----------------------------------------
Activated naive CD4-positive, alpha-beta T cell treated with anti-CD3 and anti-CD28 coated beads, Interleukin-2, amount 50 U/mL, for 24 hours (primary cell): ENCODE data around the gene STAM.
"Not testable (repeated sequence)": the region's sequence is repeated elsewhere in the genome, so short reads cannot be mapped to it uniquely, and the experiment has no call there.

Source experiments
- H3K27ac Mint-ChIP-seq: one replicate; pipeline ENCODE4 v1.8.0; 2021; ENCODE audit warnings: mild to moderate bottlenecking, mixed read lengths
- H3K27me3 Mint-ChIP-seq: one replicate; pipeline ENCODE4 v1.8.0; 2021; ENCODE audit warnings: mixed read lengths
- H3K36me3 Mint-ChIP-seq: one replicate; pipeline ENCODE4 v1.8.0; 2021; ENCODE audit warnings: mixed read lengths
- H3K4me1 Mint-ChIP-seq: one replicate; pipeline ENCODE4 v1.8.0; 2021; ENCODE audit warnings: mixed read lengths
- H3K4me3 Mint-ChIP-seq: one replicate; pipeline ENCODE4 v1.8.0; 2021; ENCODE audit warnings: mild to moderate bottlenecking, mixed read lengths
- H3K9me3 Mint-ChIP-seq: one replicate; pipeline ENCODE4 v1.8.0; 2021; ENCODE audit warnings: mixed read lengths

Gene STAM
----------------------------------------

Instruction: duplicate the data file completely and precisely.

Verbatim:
Activated naive CD4-positive, alpha-beta T cell treated with anti-CD3 and anti-CD28 coated beads, Interleukin-2, amount 50 U/mL, for 24 hours (primary cell): ENCODE data around the gene STAM.
"Not testable (repeated sequence)": the region's sequence is repeated elsewhere in the genome, so short reads cannot be mapped to it uniquely, and the experiment has no call there.

Source experiments
- H3K27ac Mint-ChIP-seq: one replicate; pipeline ENCODE4 v1.8.0; 2021; ENCODE audit warnings: mild to moderate bottlenecking, mixed read lengths
- H3K27me3 Mint-ChIP-seq: one replicate; pipeline ENCODE4 v1.8.0; 2021; ENCODE audit warnings: mixed read lengths
- H3K36me3 Mint-ChIP-seq: one replicate; pipeline ENCODE4 v1.8.0; 2021; ENCODE audit warnings: mixed read lengths
- H3K4me1 Mint-ChIP-seq: one replicate; pipeline ENCODE4 v1.8.0; 2021; ENCODE audit warnings: mixed read lengths
- H3K4me3 Mint-ChIP-seq: one replicate; pipeline ENCODE4 v1.8.0; 2021; ENCODE audit warnings: mild to moderate bottlenecking, mixed read lengths
- H3K9me3 Mint-ChIP-seq: one replicate; pipeline ENCODE4 v1.8.0; 2021; ENCODE audit warnings: mixed read lengths

Gene STAM